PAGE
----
Sunday, February 29, 2004
Michael Novak is probably the foremost Christian thinker on the economy. Any of his books reward study, but The Spirit of Democratic Capitalism is undoubtedly his magnum opus. In this classic text, which has now been updated and revised, Novak joins issue with theologians like Paul Tillich who contend that "any serious Christian must be a socialist." It appeared in a samizdat (underground) edition in Poland during the 1980s and had an obvious impact on the Solidarity movement. Its reasoned defense of democratic capitalism as being grounded in the humane values of the Judeo-Christian tradition also helped give a moral center to the neo-conservative movement.
In Democratic Capitalism, Novak addresses the consistency of capitalism with church teachings on wealth. Novak recognizes that church teaching has been hostile to capitalism, as with much else of modernity. Yet, Novak contends that arguments against capitalism serve mainly to give aid and comfort to the Leviathan state. Indeed, Novak persuasively (if controversially) attributes Christian opposition to capitalism to two main sources: ignorance and antique world views. Church leaders and theologians tend to have either a pre-capitalist or a frankly socialist set of ideals about political economy.
To be clear, Novak does not believe that faith should be subordinated to capitalism. To the contrary, he recognizes that the divine plan was that we should enjoy the fruits of the earth and of our own industry. He simply contends that capitalism is the best way Fallen humans have yet devised to obey the Biblical command that we are to be stewards of God's world. Novak never loses sight of the basic proposition that it was equally the divine plan that God should be worshiped, obeyed, and feared. The fear of the Lord, he would argue, is the beginning of capitalist wisdom, just as it is of any other kind of wisdom.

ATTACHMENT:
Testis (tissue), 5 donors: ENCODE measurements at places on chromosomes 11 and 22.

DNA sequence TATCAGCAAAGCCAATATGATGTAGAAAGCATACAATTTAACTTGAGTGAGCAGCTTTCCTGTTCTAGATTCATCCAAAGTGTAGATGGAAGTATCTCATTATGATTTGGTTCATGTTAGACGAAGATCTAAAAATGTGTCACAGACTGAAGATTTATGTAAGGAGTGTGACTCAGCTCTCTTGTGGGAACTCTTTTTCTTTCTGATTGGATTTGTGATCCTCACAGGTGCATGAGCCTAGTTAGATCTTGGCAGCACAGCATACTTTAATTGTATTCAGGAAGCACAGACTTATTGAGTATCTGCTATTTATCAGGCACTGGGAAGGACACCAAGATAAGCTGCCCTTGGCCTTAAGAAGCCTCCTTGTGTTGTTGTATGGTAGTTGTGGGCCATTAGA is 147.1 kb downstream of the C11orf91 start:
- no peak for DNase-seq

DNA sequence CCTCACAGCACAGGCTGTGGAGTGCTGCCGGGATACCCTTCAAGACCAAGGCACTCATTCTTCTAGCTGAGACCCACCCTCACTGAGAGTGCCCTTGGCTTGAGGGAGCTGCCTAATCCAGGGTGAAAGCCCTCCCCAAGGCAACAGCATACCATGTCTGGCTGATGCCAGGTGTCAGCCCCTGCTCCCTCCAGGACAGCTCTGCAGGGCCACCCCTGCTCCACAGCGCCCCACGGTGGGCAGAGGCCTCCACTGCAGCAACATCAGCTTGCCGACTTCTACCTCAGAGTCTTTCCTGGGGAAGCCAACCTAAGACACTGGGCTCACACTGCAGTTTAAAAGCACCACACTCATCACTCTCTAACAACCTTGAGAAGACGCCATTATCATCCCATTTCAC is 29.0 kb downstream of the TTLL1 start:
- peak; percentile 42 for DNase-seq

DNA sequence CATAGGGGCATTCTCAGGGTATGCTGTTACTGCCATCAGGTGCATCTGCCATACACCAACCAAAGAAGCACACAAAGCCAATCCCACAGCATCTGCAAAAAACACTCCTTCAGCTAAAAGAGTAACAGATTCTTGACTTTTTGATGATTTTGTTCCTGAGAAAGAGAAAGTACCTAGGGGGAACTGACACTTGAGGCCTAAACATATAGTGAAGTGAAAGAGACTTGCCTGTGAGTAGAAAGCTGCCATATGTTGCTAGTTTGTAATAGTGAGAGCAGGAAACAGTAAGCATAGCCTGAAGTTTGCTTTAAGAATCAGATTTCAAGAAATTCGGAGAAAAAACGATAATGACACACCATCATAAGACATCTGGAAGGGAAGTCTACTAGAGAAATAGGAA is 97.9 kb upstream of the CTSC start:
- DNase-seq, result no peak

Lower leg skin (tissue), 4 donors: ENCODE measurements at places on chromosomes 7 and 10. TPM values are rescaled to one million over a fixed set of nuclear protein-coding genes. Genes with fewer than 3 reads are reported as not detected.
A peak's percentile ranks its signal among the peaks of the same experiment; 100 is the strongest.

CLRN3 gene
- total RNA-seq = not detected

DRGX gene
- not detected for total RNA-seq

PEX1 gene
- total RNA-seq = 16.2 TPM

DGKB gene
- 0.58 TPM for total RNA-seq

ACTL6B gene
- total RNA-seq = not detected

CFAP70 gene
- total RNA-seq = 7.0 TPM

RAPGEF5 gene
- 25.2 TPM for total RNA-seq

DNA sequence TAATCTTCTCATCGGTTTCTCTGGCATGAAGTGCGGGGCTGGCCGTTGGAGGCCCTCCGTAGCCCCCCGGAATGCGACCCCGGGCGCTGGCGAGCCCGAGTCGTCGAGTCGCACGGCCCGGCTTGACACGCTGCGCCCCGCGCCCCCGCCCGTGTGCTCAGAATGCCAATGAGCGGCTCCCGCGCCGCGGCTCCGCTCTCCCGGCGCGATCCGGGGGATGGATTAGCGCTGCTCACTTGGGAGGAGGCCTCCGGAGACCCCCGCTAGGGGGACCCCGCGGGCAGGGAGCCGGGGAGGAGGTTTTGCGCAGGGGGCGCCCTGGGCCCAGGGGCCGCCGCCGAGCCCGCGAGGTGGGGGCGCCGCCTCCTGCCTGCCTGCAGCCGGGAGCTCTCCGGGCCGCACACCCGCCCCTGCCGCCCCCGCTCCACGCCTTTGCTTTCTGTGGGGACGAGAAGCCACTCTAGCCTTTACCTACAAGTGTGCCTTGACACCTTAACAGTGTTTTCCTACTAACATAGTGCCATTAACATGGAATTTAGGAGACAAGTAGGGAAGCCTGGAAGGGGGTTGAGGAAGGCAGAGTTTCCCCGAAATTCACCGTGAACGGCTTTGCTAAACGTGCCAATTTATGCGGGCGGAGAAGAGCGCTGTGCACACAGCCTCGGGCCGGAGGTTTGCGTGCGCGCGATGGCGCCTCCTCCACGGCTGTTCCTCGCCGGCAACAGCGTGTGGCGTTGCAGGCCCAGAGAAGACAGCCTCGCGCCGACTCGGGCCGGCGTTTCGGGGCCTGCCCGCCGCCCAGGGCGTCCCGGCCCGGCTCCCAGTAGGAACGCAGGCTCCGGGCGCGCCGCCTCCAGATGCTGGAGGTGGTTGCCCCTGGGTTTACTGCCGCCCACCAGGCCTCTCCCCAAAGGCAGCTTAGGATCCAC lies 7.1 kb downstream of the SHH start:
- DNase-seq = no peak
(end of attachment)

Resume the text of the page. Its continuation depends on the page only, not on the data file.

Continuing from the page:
Not surprisingly, therefore, Novak's analysis has begun to impact the way the church - or at least a segment of it - thinks about capitalism. Granted, our fearless leader Mark Sargent thinks Novak is an outlier in CST. Granted also that some people have gone too far in claiming that Novak has prompted Pope John Paul II to embrace free market capitalism. Having said that, however, it is hard to deny that John Paul II’s encyclicals temper much of the hostility to capitalism expressed in some CST sources (such as the US Bishops' pastoral letter on economic justice). In my view, rather then embracing free market capitalism, what John Paul II has done is too create a big tent in which those of us who hold to the ideal of free markets, a free people, and a free Church can find a home. In my view, much of the credit for that development must go to Michael Novak and this classic text.